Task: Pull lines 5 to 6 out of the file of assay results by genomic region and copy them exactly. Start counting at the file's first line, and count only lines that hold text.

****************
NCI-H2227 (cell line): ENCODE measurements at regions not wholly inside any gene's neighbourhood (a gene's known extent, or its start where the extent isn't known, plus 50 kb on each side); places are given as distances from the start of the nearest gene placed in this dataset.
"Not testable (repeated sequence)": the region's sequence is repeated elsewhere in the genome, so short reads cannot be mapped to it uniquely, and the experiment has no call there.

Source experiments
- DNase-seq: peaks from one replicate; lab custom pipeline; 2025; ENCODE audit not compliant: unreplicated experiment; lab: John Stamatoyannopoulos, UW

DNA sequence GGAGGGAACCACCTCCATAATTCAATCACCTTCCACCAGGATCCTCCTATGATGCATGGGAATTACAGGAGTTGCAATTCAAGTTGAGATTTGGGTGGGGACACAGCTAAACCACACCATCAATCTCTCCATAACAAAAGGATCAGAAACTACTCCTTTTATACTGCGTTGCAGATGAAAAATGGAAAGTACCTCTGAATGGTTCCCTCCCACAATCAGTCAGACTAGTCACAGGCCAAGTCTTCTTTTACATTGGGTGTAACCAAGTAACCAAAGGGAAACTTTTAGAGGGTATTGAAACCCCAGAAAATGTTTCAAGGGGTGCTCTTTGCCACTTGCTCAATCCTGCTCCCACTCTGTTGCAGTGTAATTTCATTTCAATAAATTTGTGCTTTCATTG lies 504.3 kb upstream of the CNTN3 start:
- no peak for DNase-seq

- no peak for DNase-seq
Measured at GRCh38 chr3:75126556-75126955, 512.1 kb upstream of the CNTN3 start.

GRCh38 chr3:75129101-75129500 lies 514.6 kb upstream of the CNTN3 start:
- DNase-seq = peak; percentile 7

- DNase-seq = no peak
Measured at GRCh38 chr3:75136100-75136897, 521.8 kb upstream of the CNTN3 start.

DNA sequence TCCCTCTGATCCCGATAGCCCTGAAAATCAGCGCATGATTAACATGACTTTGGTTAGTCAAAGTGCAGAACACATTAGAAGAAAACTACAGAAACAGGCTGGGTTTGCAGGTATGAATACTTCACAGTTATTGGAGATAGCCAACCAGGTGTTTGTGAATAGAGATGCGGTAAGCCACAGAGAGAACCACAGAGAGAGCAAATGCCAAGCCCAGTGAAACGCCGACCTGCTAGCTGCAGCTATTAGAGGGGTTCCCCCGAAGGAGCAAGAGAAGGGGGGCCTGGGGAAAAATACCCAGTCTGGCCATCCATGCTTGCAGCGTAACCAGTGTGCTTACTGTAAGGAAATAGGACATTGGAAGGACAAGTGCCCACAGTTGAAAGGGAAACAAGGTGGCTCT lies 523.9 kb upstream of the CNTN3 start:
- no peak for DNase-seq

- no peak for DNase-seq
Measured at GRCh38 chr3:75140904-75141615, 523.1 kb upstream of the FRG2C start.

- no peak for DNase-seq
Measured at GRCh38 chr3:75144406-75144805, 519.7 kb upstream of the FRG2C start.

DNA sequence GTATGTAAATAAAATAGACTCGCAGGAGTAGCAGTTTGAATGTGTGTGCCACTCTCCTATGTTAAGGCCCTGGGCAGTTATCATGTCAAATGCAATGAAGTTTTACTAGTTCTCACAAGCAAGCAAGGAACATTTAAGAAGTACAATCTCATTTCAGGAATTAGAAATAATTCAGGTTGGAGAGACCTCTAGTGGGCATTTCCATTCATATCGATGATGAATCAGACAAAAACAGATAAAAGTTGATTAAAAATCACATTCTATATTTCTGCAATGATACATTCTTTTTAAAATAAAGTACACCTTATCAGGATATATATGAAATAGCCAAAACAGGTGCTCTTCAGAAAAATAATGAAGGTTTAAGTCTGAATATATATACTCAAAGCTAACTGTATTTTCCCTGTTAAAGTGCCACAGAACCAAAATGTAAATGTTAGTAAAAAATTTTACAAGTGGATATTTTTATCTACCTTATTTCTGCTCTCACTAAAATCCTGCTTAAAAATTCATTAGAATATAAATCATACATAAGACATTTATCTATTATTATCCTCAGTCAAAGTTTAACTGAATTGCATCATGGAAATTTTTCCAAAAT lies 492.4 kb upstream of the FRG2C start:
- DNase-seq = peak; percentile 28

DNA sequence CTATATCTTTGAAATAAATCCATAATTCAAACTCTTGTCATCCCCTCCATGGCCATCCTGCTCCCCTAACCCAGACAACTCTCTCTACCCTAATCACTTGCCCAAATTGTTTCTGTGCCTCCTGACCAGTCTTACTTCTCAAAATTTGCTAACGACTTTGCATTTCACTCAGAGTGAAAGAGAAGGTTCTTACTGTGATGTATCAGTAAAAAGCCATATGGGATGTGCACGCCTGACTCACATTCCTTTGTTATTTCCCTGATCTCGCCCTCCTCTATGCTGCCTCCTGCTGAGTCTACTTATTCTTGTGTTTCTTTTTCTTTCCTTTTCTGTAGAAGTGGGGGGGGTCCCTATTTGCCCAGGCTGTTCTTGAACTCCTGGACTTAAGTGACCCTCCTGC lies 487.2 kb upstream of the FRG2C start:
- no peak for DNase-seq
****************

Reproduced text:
DNA sequence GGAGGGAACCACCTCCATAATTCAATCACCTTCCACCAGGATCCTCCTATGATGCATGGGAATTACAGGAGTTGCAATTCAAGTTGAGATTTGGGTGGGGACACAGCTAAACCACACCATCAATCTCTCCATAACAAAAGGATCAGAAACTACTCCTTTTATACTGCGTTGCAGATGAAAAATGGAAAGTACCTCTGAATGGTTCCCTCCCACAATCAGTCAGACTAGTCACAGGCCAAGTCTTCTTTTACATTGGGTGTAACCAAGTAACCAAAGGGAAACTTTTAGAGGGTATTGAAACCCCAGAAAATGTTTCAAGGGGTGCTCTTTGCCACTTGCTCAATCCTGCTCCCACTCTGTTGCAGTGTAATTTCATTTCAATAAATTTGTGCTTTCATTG lies 504.3 kb upstream of the CNTN3 start:
- no peak for DNase-seq